August 26th, 1866.—We have to look ahead and plan for the fall wedding which My Soldier pleads for. He was born on All Saints’ Day and he is asking for a birthday gift. It is almost two months off and I have been talking with Mother this morning. I do not want a grand wedding such as my sisters had; circumstances are so different now. Father’s fortune has been swept away by the results of the war. It is true, he still has his land but that is almost valueless at present and it may never bring in anything again as land without labor is a poor proposition.
Father has aged since the surrender and he will never be able to recoup his losses. All this show and expense is wholly unnecessary. What I would like would be a pretty wedding dress, every girl wants that, but I want a quiet wedding with my family and his family present and some of his friends and some of my friends for attendants. Beautiful flowers from Mother’s garden, some of Hattie’s lovely japonicas, simple refreshments and NO WINE.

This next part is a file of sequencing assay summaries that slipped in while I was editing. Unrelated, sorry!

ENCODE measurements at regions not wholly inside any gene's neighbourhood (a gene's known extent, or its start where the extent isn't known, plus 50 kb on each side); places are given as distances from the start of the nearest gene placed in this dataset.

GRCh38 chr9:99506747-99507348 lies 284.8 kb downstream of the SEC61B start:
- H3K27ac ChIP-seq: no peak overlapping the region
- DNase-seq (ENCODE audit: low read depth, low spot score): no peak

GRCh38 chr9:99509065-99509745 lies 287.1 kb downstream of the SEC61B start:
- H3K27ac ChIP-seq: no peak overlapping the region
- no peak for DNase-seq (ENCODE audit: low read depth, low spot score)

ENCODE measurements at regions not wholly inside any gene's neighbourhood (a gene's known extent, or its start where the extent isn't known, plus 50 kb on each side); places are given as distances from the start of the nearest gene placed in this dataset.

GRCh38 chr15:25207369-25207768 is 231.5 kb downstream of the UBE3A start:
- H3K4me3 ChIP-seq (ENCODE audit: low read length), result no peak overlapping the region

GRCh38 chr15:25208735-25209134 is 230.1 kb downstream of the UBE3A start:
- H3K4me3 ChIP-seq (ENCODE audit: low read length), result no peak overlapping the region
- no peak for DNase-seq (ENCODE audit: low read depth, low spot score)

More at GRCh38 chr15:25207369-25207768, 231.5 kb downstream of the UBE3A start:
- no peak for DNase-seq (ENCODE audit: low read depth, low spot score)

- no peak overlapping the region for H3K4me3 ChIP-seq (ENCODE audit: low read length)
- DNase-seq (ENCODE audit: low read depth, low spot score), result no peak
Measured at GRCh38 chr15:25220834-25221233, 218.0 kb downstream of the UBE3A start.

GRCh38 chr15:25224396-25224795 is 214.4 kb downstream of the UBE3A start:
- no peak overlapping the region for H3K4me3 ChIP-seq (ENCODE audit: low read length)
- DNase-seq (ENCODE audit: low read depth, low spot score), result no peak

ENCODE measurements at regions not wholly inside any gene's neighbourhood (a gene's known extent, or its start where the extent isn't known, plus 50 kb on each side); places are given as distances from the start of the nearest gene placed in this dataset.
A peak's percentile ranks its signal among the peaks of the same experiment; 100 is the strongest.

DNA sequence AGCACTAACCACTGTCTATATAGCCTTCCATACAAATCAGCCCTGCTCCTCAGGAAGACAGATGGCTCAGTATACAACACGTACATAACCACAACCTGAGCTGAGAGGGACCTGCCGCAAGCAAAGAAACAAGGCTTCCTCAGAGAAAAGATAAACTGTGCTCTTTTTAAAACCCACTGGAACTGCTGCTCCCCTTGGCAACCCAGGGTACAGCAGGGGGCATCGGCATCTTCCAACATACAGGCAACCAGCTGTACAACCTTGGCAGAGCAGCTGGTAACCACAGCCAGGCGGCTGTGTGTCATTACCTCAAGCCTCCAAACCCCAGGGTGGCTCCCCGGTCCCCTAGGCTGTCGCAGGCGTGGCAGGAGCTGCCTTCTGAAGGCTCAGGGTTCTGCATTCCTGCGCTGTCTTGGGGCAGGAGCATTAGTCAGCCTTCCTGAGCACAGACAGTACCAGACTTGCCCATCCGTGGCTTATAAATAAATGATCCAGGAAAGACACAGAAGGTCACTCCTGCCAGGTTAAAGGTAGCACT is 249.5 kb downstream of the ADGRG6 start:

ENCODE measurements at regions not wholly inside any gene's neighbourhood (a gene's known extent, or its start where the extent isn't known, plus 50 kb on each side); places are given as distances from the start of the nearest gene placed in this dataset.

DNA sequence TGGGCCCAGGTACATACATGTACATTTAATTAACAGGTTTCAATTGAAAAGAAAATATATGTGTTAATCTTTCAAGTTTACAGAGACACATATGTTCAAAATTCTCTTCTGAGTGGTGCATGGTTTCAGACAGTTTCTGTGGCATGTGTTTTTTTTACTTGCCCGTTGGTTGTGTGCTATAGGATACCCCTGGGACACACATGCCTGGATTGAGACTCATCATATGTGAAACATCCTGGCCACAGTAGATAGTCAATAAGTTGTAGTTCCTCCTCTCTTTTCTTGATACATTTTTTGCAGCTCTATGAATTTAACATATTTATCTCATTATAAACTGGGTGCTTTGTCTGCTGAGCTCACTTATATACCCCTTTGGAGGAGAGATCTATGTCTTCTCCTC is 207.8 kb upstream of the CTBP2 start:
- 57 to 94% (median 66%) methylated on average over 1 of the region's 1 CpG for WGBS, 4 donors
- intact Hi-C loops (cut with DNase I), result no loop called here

The Rev. William Esten Eppes, whom both families love, is our choice of a minister. Mother listened to all I had to say and then she said, “I will talk to Mag and Martha about it,” and I knew my cause was lost. Even so it was and I can do no more. Something less grand would suit us better for we are beginning life with “stout hearts an’ willin’ hands but nae siller.”